How to Download a Backup Archive of All Your Gmail, Calendar, Docs, and Other Google Data

When Google announced that you can download an archive of all your search data, the pervading attitude was “cool, finally!” What you may not know is, you can already download other valuable data with a little-known service called Google Takeout.

Google Takeout isn’t new, having been around since 2011, and we’ve even written about it before as a way to download all your Google Docs in one go, but there’s quite a bit more to it than that.

Google has been gradually adding products to Takeout, so now you can download your +1s, calendars, contacts, Hangouts, mail, and much more. It even lets you download your Blogger blogs, since that is a Google product as well.

What this means then is that you can obtain regular archives of all your Google data, which you can then keep and store for posterity, or export to another service.

Getting to Know Google Takeout

To download your Google data, your first need to access your account settings. Click your user profile button in the top-right corner of your Google account and click “Account.”

You can also get there by browsing to

On your “Account settings” page, you will need to scroll all the way down to “Account tools” and then click on “Download data.”

One of the first things you want to notice, is the “Select none/all” button. When you click “Select none” everything will be deselected, meaning if you only want to download specific Google products, you can go through and select each one.

This then lets you create custom archives, or only download one particular item (such as the aforementioned Blogger data).

Notice also, that some products have further options under their “Details.”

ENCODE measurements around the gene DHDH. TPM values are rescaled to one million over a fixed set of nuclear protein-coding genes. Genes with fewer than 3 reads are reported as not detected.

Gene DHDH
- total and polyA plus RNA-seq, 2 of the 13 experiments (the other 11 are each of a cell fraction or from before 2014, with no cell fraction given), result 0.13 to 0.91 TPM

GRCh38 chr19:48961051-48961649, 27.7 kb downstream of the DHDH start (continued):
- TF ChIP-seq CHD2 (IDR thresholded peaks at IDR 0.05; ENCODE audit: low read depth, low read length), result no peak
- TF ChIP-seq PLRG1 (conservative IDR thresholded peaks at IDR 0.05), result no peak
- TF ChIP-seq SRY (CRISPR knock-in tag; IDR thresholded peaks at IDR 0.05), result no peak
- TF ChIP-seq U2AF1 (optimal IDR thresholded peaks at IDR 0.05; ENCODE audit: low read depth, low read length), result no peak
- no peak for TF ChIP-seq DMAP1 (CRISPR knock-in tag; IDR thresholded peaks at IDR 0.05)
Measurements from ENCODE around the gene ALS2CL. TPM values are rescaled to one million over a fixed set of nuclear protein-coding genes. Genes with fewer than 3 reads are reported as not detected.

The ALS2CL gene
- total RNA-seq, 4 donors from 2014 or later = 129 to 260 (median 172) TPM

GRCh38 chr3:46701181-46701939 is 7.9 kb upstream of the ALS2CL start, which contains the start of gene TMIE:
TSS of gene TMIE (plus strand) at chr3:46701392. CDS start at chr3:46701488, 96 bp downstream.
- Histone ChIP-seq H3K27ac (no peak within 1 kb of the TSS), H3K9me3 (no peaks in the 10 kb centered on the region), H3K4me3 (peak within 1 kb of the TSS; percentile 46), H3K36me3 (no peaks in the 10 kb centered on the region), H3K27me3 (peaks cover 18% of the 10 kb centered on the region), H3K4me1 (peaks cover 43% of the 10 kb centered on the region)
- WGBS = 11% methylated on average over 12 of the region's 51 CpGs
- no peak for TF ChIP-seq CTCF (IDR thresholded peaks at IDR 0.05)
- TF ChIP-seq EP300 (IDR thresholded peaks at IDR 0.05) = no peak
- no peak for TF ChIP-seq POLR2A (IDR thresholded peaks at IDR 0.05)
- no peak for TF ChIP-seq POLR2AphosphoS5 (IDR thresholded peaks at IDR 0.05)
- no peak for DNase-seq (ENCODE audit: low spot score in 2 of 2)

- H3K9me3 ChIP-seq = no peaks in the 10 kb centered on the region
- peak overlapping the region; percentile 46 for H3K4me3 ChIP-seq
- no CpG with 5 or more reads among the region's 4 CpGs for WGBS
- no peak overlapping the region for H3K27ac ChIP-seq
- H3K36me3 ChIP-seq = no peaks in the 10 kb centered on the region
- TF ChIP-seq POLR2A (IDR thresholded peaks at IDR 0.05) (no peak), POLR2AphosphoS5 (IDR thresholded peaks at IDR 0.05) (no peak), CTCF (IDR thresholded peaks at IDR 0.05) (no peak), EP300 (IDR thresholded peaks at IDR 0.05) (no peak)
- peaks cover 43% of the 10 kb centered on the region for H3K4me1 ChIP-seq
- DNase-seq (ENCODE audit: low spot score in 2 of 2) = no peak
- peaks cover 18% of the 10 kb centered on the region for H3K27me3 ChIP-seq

Again, let’s take Blogger as an example, say you have several different blogs you write, but you only want to archive one of them. You just click on the item and it will expand to show you more options.

We have the option then to “Select [specific] blogs” or “Include all blogs”, and are told that Blogger data is exported in Atom XML format.

That’s another important thing to keep in mind. The format your archives come in will vary. Some might be in HTML, others XML, while still others might come in JSON (which we covered very briefly in our Google Search archive article).

If it’s not immediately apparent what format a particular Google product is exported to, click on it and it should tell you.

Hangout and Location History are exported to JSON format.

In any event, once you have selected or deselected all your products, it is time to move on to the next step. Click “Next” at the bottom of the page to continue.

Creating and Downloading Your Archive

The proceeding page will tell you how many product you’ve selected, and then let you customize your download format.

If you want to archive everything in ZIP, then you should have no problems opening it on any computer system, however if your archives are larger than 2GB, it will be split among multiple files.

On the other hand, TGZ and TBZ archives are lesser known formats and may require additional software to open. They can however, handle archives larger than 2GB.

Don’t forget to also decide whether you want to receive your archive by emailed link, or to have it added to your Google Drive. Once you’ve made your choices, click “Create archive” and it will be assembled just for you.

When your archive is ready, you will receive an email notifying you.

If you go the Google Drive route, you can open the “Takeout” folder and find your new archive there.

Note, no matter the delivery method, you will still need to download your archive and open it on your computer to properly view and work with its contents.

If you open the “index.html” file, it will show you when the archive was completed, how many products it comprises, and how much space it occupies.

If you click on any of the product icons, it will show you what each one contains, which is useful for quick looks rather than hunting through each archive’s folders.

Remember, you can always make individual archives, such as if you want to only back up your Google Photos, or you can select the products that only apply to you. For example, we might only be interested in mail, photos, contacts, and a few other products, but nothing like the Google Code Project or Google+ items. In the end, the choices are entirely up to you.

We’d like to hear from you now. Do you or have you used Takeout? Is there a comment or suggestion you would like to add? Please leave your feedback in our discussion forum.

Matt Klein is an aspiring Florida beach bum, displaced honorary Texan, and dyed-in-wool Ohio State Buckeye, who fancies himself a nerd-of-all-trades. His favorite topics might include operating systems, BBQ, roller skating, and trying to figure out how to explain quantum computers.